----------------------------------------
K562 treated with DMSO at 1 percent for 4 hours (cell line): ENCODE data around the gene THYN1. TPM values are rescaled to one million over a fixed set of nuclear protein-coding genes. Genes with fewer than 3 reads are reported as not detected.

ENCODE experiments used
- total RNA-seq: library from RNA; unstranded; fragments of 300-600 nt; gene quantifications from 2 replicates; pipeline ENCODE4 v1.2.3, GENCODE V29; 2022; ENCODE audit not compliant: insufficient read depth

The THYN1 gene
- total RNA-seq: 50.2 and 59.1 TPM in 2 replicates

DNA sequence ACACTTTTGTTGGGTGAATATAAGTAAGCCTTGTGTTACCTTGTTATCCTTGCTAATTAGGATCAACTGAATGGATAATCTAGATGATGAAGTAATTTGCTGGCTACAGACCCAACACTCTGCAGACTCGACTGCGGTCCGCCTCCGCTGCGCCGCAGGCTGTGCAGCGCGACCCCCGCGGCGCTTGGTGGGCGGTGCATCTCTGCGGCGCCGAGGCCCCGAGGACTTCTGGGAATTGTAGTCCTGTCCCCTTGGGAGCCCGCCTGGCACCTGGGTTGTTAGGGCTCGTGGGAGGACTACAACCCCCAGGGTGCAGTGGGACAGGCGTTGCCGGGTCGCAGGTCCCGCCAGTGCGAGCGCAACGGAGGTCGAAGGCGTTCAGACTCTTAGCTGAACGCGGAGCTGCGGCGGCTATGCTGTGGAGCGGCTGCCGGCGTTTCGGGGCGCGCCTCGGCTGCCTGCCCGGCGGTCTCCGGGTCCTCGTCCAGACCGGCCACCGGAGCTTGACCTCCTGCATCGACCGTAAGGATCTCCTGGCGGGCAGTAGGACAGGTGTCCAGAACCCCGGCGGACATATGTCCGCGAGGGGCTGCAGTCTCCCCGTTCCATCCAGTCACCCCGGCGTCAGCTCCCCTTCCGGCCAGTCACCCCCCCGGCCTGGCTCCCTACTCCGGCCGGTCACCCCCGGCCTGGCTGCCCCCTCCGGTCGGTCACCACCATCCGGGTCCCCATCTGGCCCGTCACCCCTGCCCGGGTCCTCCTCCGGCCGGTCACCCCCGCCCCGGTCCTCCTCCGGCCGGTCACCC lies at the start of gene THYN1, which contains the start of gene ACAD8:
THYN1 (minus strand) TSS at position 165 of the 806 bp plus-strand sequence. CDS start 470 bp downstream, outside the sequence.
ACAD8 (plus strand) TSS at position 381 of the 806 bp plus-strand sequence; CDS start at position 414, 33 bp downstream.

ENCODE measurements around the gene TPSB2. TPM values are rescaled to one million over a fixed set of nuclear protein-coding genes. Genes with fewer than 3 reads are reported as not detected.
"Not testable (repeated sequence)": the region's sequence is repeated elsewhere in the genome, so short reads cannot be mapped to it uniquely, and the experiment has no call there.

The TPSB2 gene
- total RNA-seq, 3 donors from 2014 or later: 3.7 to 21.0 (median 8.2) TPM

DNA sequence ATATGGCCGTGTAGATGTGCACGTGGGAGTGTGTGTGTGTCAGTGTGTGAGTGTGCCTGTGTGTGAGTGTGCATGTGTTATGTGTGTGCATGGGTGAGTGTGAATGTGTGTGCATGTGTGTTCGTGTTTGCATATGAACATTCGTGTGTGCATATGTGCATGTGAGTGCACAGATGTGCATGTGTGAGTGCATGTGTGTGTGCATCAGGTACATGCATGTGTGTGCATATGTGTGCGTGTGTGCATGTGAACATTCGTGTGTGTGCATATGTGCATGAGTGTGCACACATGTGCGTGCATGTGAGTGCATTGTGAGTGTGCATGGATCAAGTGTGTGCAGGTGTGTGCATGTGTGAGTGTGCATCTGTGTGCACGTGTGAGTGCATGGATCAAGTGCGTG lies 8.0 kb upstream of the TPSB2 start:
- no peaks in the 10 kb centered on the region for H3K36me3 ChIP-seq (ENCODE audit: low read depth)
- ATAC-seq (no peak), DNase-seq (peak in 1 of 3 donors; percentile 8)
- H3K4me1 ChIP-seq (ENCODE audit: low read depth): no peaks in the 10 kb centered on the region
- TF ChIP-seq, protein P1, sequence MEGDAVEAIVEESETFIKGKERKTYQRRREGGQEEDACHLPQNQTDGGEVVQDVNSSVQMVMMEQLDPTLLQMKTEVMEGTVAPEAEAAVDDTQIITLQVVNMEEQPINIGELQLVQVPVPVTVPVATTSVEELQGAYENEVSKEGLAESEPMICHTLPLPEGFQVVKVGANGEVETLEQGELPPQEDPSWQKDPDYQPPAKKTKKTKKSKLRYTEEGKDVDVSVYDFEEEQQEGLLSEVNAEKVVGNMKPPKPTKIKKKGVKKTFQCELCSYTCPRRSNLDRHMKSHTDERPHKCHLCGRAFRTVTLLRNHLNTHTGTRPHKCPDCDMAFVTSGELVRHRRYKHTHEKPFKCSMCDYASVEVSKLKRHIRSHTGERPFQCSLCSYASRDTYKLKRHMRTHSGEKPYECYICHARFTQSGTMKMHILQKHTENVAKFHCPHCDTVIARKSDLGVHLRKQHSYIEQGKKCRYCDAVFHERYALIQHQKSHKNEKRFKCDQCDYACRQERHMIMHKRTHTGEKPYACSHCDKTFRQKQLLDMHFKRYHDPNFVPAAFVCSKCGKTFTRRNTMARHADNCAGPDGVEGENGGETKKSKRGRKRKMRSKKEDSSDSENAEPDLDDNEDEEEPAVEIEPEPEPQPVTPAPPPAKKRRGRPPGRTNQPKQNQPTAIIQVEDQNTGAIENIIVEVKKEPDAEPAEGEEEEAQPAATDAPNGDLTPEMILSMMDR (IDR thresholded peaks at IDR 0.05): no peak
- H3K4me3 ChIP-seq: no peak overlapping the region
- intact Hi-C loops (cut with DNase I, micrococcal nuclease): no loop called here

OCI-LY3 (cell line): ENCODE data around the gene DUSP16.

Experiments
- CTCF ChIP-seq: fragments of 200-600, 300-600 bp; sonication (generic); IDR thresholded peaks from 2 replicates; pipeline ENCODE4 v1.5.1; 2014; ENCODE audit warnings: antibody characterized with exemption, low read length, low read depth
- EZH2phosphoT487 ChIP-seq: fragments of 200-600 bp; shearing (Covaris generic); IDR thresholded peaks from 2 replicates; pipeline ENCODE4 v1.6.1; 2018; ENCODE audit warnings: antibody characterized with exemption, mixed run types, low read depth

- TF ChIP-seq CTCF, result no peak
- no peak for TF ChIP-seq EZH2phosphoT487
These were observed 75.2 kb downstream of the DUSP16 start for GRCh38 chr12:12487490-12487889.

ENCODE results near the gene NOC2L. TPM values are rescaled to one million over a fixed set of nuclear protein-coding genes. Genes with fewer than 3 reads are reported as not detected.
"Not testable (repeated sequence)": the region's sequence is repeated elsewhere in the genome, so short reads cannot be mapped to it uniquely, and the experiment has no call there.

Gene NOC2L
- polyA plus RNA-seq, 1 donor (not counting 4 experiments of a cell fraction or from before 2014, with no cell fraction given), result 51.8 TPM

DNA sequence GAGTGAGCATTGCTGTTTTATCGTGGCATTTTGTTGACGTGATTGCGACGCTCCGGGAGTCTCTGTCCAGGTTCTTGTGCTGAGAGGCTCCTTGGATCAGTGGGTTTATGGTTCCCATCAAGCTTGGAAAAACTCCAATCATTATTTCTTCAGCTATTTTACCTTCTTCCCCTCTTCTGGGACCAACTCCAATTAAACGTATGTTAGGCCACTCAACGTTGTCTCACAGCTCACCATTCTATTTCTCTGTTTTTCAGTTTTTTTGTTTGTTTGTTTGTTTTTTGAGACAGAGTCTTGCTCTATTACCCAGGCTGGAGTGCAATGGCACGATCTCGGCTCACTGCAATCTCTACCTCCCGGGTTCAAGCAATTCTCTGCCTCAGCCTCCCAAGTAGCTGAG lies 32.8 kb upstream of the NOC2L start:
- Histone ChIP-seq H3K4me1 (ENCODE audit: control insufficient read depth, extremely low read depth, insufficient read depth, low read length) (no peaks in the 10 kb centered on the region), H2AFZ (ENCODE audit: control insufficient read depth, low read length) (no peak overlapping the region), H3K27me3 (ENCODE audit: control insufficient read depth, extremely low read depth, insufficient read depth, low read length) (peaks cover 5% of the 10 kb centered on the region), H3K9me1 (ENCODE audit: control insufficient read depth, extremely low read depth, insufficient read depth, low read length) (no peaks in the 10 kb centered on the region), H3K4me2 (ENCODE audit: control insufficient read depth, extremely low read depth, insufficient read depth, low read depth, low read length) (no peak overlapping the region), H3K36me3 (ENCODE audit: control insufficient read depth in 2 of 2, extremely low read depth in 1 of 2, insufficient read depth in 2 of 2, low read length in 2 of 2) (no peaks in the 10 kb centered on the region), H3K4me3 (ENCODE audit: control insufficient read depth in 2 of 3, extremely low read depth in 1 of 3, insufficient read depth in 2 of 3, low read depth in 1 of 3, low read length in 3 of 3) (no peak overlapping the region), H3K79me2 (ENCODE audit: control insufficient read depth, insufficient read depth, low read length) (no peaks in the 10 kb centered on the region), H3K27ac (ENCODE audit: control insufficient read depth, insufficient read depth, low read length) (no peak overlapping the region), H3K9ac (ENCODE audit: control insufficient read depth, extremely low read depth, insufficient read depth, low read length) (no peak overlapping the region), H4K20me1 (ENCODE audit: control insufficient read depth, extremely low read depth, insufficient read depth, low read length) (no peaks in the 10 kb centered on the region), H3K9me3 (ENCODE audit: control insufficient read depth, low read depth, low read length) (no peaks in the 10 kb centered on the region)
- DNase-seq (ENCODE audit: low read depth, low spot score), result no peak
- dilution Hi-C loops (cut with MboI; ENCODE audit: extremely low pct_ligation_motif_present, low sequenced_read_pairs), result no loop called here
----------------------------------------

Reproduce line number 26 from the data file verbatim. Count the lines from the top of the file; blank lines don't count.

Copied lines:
These were observed 75.2 kb downstream of the DUSP16 start for GRCh38 chr12:12487490-12487889.